Funding secured for Fair Isle bird observatory rebuild

A £7.4 million project to rebuild Shetland’s world-renowned bird observatory on Fair Isle takes a step forward today as Highlands and Islands Enterprise (HIE) and the Scottish Government announced a funding package totalling £2.35m.

Funding secured for Fair Isle bird observatory rebuild

Artist's impression of the new observatory (Image by Colin Armstrong)

The project, which is led by Fair Isle Bird Observatory Trust (FIBOT), will create seven new green jobs, help to sustain the island’s population and meet the community’s aspirations to become carbon neutral by 2040.

The development aims to create a sustainable and energy efficient building, using power from the island’s community-owned renewable energy grid as well as from the building’s own solar panels.

The observatory was first established in 1948 and has played a vital role in sustaining the population of Fair Isle, which is located roughly halfway between Orkney and Shetland and currently has a population of around 50.

As well as being a popular visitor attraction for bird watchers, the observatory has had an important research role, gathering bird census and migration data for the past 70 years.

The new premises will include 29 high quality guest rooms for visitors and staff with social space and facilities for research. This will occupy the site of the most recent building, which was completed in 2011 but destroyed in a disastrous fire in March 2019.

Designed by Colin Armstrong Architects, based in Inverness, the innovative modular building will largely be constructed off-site, with modules being shipped to Fair Isle for assembly and completion works.

Subject to planning consent, it is hoped that construction on the island could get under way in summer 2022 and the new observatory be ready to welcome its first visitors in spring 2023.

Confirmation of the funding package means one of the UK’s most remote communities can look forward to a promising future as a global eco-tourism destination that plays a crucial role in the social and economic life on the island.

Fair Isle is the UK’s most remote inhabited island, with a current population of around 50.

Katrina Wiseman, interim area manager for HIE’s Shetland area team, said: “This project is of vital importance to Fair Isle bringing back a key income generating facility, providing employment, hosting visitors to the Island, and providing world renowned research. The facility provides significant spin-off benefits for all Fair Isle businesses and the community. It will support the viability and sustainability of one of the most remote islands in the UK and at the same contribute to the net zero aims of those living on the Island.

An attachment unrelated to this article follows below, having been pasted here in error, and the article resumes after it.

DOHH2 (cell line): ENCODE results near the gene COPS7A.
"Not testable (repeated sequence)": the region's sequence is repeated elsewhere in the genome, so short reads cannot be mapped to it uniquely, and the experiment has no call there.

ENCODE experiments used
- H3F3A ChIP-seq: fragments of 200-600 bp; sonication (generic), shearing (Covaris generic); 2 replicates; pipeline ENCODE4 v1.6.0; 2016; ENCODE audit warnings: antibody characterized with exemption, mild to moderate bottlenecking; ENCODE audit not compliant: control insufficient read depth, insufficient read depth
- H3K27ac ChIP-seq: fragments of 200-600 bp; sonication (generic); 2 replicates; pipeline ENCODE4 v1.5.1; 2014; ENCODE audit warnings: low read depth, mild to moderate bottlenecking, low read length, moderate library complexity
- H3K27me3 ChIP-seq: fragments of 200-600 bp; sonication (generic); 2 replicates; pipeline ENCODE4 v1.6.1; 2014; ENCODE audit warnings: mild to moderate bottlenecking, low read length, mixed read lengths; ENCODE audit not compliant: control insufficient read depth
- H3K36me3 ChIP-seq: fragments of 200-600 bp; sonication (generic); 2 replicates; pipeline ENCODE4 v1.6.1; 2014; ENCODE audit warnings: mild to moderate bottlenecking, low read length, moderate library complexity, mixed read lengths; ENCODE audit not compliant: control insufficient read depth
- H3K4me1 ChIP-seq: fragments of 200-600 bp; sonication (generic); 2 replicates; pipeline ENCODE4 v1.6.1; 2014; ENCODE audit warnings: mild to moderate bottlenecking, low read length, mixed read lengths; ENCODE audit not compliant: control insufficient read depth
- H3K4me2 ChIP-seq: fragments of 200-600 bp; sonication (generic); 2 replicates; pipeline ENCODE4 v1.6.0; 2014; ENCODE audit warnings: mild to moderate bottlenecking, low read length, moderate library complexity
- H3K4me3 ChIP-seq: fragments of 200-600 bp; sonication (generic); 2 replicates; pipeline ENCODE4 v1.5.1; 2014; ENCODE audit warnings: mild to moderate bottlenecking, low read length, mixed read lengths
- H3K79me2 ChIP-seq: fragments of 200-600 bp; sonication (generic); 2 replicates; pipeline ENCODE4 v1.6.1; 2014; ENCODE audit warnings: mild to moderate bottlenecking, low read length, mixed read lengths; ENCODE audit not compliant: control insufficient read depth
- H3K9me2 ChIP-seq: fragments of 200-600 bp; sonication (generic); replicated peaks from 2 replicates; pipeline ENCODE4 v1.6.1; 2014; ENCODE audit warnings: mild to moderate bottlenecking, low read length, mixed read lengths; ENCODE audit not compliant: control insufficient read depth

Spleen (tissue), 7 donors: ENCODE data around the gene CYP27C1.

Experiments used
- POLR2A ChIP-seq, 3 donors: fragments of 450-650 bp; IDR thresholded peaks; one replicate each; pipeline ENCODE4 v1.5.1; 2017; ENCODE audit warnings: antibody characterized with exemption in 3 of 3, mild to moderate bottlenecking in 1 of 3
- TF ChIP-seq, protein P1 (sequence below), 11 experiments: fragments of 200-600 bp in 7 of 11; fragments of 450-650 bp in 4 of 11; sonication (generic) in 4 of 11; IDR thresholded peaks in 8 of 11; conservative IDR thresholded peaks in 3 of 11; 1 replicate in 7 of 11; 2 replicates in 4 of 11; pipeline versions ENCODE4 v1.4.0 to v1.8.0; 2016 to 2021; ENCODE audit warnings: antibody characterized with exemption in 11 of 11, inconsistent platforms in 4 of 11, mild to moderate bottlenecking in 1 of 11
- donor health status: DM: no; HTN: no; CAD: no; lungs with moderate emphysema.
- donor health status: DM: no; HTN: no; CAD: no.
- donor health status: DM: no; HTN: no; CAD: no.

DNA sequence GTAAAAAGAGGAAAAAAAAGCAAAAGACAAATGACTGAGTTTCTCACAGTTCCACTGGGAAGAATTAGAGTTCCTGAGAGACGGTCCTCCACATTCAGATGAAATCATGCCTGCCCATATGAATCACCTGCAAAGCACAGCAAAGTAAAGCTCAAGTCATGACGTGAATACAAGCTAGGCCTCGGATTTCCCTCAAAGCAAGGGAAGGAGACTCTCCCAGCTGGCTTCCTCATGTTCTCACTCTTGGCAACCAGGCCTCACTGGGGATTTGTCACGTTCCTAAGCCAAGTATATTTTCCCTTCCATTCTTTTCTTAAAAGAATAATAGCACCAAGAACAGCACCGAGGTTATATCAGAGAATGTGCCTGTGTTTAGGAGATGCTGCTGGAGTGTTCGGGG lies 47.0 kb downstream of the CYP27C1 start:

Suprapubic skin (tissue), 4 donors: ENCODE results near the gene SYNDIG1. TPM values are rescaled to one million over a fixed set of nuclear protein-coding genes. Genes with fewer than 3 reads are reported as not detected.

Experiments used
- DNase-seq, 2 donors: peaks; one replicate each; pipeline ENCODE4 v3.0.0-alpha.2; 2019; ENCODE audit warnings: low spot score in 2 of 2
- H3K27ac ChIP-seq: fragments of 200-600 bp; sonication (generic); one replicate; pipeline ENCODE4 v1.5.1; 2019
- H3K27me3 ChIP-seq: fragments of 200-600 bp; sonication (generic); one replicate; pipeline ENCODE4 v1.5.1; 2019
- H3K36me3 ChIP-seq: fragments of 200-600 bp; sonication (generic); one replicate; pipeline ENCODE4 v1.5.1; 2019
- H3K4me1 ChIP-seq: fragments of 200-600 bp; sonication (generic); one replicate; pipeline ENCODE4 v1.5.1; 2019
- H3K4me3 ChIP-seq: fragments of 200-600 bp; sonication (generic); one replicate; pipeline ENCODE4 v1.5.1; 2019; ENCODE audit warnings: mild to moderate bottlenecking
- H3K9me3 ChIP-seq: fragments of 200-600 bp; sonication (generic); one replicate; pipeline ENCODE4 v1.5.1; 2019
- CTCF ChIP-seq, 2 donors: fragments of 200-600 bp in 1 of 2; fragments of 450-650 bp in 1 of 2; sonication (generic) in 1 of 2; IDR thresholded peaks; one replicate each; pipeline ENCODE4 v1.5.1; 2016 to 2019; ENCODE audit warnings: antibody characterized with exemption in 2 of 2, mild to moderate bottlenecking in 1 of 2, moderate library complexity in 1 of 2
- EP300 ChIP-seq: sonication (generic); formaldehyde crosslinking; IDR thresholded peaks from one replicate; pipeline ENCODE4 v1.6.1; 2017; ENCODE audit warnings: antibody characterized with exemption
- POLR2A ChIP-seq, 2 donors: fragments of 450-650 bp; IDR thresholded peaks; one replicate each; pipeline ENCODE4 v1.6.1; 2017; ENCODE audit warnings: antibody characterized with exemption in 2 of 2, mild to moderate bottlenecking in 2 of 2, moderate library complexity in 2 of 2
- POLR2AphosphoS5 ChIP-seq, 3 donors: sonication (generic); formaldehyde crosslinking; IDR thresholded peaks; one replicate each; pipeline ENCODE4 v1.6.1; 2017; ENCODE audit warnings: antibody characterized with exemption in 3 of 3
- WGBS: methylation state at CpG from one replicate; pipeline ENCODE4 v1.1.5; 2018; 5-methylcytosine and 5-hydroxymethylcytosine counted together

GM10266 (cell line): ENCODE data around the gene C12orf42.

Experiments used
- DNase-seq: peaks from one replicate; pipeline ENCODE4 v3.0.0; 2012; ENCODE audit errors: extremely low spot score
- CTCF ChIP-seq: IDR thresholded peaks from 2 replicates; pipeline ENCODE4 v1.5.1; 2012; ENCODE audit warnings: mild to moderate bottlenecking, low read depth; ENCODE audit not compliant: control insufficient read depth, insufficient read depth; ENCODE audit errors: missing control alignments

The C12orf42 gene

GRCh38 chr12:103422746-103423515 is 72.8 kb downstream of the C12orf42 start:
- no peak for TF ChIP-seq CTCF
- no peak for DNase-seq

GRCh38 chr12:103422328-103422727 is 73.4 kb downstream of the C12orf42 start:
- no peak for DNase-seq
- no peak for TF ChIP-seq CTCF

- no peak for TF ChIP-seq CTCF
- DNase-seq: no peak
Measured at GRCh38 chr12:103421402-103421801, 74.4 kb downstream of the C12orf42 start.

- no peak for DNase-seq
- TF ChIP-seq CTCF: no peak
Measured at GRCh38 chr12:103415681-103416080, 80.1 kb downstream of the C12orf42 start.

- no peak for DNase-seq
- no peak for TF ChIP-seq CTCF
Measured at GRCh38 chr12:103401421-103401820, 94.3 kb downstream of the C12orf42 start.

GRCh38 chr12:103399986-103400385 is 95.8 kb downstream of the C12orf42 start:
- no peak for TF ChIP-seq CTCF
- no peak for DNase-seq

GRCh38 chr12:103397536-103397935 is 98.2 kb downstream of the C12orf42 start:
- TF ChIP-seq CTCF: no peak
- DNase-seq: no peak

“The new observatory will be a prime example of carbon friendly, sustainable visitor accommodation, which along with the new green jobs, will have significant positive environmental impacts. The important research work carried out by FIBOT will expand, enabling marine research, in collaboration with the community, to help tackle the climate emergency.

“The project also addresses other challenges for Fair Isle such as keeping and attracting population, and the need for tourism to be more sustainable. We are very much looking forward to seeing the Observatory open once again.”

Rural affairs and islands secretary, Mairi Gougeon, said: “The observatory has been an integral part of the community on Fair Isle for many years, and it’s absolutely fantastic that this funding has been secured to help the rebuild. The new building will support the economy of the island by creating jobs and providing a great base for visitors and researchers as well as contributing to our ambitions for carbon neutral islands as part of a fairer, greener Scotland.”

The observatory has close links to other organisations such as the National Trust for Scotland which owns the remainder of the island.

Douglas Barr, chair of FIBOT, said: “We are extremely grateful to HIE and the Scottish Government for their funding package which will enable us to rebuild the Observatory next year. This will allow us to continue and develop further our world class data and research and for us to maintain our important role in both the tourist and wider Fair Isle economy.”

Chair of the Fair Isle Community, Kathy Coull, said: “It is welcome news in Fair Isle that the Bird Observatory Trust has now reached its funding target with the help of HIE funds from the Scottish Government. The rebuild can proceed and help secure our economic, social and cultural future. It signals a great step on our island’s road to recovery.”

The £2,348,590 support package includes £650,000 from HIE’s budget and almost £1.7m of funding from the Scottish Government with £1.3m coming from Scottish Islands Critical Infrastructure Fund; £198,590 net zero funding to help the region’s tourism industry be greener and more sustainable and £200,000 Green Jobs funding for creating jobs that benefit the environment and helps to conserve natural resources. The latter two Scottish Government funds are being distributed by HIE on behalf of the Scottish Government.

The £7.4m project is also being supported by FIBOT’s own funds as well as an international crowdfunding appeal to raise £650,000 for the rebuild. Shetland Islands Council (Crown Estates Coastal Communities Fund) and Garfield Weston Foundation have also contributed to the project.

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